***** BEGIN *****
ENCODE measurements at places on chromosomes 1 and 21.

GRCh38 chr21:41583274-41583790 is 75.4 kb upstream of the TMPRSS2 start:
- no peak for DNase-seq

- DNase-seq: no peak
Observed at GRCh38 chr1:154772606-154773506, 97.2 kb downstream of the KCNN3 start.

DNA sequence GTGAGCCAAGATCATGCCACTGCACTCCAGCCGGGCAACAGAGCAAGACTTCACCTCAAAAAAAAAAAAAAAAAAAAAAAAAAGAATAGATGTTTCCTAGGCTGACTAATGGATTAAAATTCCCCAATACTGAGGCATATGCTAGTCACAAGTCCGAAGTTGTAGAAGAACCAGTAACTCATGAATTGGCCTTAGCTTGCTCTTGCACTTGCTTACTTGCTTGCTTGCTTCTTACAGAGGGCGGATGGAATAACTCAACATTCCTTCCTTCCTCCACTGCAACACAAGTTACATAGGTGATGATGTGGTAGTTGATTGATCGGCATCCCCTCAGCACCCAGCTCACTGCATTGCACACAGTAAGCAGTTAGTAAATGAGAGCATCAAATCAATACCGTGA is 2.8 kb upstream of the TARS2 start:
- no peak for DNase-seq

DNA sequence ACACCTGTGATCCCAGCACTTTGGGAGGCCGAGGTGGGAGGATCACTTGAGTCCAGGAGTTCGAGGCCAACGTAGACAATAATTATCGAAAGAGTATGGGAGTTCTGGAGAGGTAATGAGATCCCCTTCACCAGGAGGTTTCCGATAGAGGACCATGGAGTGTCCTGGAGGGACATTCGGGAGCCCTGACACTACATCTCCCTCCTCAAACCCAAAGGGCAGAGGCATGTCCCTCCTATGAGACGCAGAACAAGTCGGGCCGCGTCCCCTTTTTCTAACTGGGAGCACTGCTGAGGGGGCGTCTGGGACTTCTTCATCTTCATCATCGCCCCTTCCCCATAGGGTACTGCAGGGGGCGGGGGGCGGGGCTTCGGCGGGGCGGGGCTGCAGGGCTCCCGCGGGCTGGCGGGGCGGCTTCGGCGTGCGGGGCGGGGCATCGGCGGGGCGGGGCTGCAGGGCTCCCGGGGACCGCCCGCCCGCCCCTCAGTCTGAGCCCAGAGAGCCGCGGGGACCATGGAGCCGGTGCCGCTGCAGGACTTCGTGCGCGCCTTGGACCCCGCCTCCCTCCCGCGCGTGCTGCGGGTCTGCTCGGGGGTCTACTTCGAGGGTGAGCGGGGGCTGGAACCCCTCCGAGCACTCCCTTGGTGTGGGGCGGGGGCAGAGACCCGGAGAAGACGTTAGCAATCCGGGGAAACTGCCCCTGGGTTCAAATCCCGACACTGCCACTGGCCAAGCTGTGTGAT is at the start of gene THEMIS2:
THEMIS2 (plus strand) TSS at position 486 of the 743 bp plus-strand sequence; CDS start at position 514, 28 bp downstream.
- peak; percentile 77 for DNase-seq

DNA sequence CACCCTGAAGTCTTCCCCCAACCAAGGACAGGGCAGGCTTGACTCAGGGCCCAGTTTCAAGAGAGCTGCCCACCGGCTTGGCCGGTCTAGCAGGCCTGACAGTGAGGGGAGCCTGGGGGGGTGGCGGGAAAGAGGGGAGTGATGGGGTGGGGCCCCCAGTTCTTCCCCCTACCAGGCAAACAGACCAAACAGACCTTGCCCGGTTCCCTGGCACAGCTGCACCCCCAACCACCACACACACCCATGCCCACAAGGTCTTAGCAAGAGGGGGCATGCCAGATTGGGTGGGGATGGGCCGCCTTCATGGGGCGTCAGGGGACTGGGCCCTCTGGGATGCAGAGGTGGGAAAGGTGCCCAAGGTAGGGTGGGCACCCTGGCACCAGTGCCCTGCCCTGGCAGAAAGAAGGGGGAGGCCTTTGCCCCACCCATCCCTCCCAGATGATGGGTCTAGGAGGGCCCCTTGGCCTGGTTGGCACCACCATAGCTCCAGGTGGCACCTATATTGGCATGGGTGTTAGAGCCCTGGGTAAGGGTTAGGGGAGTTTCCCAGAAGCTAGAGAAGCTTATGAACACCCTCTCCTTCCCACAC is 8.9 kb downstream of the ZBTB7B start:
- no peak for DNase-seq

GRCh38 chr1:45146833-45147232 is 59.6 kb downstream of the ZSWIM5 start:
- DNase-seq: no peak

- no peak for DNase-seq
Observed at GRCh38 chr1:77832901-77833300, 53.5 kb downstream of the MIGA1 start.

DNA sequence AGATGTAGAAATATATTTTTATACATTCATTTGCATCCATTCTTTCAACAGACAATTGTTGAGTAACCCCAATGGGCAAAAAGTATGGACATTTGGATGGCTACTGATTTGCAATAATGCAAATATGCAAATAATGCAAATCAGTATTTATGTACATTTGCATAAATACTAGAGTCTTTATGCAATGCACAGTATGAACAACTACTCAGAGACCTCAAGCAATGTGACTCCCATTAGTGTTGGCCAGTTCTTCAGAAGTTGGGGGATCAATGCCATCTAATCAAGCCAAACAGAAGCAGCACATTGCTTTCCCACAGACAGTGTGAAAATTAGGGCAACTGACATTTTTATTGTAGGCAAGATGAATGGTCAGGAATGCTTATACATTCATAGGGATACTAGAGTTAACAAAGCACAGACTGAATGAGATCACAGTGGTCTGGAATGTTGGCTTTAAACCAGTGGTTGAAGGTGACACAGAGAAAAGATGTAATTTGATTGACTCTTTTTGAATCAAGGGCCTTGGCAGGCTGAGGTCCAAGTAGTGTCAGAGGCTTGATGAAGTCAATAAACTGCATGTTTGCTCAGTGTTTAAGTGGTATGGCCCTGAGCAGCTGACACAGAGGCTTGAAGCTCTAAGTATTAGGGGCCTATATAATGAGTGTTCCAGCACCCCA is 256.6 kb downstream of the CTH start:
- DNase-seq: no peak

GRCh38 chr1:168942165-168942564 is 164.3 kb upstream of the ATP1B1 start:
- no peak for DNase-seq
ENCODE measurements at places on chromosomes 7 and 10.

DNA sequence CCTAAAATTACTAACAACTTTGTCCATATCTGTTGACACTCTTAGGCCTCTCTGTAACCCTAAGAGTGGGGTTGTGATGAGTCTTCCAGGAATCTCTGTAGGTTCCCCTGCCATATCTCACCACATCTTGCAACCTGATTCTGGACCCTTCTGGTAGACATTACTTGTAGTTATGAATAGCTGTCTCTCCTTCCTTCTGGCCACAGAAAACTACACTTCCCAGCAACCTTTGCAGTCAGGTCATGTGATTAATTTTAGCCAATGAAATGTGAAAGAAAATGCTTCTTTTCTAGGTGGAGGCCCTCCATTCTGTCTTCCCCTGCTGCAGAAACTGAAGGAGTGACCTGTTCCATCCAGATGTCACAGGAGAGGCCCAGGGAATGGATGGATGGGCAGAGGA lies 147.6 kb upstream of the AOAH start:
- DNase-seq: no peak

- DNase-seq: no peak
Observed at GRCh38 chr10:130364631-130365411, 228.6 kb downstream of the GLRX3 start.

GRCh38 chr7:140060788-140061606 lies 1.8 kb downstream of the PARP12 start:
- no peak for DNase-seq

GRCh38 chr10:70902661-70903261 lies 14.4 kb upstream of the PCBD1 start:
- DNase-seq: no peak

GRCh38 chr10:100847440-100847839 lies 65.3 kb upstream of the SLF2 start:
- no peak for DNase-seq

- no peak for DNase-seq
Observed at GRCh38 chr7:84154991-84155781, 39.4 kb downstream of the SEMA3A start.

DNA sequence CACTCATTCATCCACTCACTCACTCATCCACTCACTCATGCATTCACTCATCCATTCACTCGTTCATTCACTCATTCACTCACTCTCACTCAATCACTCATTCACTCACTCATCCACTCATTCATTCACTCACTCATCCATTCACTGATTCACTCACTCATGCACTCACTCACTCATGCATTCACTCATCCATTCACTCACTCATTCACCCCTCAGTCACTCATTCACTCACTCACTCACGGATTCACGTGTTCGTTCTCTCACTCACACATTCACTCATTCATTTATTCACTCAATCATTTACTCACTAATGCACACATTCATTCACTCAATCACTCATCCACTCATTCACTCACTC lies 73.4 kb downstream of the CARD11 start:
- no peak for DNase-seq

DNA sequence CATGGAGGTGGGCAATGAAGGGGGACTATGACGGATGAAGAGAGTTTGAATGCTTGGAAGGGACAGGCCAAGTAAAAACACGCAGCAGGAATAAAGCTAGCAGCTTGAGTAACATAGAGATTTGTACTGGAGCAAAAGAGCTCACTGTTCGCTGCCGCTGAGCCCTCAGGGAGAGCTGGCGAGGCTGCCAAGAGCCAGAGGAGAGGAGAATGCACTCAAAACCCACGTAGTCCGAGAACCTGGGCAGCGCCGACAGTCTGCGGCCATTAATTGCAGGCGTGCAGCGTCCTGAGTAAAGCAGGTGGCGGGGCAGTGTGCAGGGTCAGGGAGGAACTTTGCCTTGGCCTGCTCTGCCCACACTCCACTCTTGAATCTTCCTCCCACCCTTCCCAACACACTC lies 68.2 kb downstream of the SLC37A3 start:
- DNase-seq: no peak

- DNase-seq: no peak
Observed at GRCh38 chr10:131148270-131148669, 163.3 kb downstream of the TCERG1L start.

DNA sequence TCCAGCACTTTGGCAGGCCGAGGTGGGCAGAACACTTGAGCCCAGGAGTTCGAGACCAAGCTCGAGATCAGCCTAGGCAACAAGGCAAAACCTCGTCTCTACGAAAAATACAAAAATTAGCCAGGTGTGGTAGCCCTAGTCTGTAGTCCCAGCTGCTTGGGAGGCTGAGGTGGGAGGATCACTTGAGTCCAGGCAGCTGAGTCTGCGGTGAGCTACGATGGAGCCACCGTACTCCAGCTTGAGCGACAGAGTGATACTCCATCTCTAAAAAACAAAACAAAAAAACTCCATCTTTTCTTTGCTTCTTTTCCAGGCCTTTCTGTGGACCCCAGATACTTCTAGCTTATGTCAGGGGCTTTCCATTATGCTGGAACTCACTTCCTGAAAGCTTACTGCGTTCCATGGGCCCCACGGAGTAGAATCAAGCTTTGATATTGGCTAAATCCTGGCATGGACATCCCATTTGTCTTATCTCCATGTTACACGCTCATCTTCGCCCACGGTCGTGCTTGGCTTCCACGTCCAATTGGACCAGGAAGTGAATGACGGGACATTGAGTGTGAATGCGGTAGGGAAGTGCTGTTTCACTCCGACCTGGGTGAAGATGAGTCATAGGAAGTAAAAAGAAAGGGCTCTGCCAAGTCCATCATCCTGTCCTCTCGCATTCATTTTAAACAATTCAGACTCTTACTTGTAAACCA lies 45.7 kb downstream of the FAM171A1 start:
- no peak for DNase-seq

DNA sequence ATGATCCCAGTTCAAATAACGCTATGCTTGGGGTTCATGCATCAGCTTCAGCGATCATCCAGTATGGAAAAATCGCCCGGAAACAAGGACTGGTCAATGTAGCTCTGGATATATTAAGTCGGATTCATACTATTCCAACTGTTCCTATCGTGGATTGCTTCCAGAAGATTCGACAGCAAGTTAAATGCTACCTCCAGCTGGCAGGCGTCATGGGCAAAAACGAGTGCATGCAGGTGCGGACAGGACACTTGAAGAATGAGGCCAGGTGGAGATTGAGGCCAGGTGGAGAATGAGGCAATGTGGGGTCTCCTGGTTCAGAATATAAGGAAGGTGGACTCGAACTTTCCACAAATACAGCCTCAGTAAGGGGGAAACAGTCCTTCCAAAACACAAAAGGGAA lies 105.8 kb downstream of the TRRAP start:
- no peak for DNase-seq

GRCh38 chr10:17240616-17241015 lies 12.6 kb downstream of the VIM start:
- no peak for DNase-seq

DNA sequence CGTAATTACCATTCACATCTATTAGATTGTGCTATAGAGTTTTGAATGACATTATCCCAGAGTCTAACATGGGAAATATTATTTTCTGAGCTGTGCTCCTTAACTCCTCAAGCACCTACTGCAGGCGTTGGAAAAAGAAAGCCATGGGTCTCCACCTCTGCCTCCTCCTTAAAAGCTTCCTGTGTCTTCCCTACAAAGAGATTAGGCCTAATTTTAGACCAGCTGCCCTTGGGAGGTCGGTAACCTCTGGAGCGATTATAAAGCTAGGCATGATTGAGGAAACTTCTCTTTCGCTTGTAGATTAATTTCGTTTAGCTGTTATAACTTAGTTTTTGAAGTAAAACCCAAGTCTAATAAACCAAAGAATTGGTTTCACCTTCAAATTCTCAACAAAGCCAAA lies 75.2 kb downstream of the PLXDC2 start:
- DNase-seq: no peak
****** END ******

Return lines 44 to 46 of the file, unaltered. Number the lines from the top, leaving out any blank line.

GRCh38 chr10:17240616-17241015 lies 12.6 kb downstream of the VIM start:
- no peak for DNase-seq

DNA sequence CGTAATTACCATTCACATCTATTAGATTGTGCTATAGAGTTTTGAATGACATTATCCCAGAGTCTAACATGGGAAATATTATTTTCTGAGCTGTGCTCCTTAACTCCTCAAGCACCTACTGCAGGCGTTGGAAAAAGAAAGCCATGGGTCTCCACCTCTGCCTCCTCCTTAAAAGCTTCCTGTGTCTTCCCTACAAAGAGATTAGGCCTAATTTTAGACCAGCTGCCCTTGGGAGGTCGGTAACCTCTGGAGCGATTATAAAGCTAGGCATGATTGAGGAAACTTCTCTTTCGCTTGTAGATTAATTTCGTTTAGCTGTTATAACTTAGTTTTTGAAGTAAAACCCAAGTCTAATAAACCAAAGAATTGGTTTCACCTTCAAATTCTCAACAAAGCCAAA lies 75.2 kb downstream of the PLXDC2 start: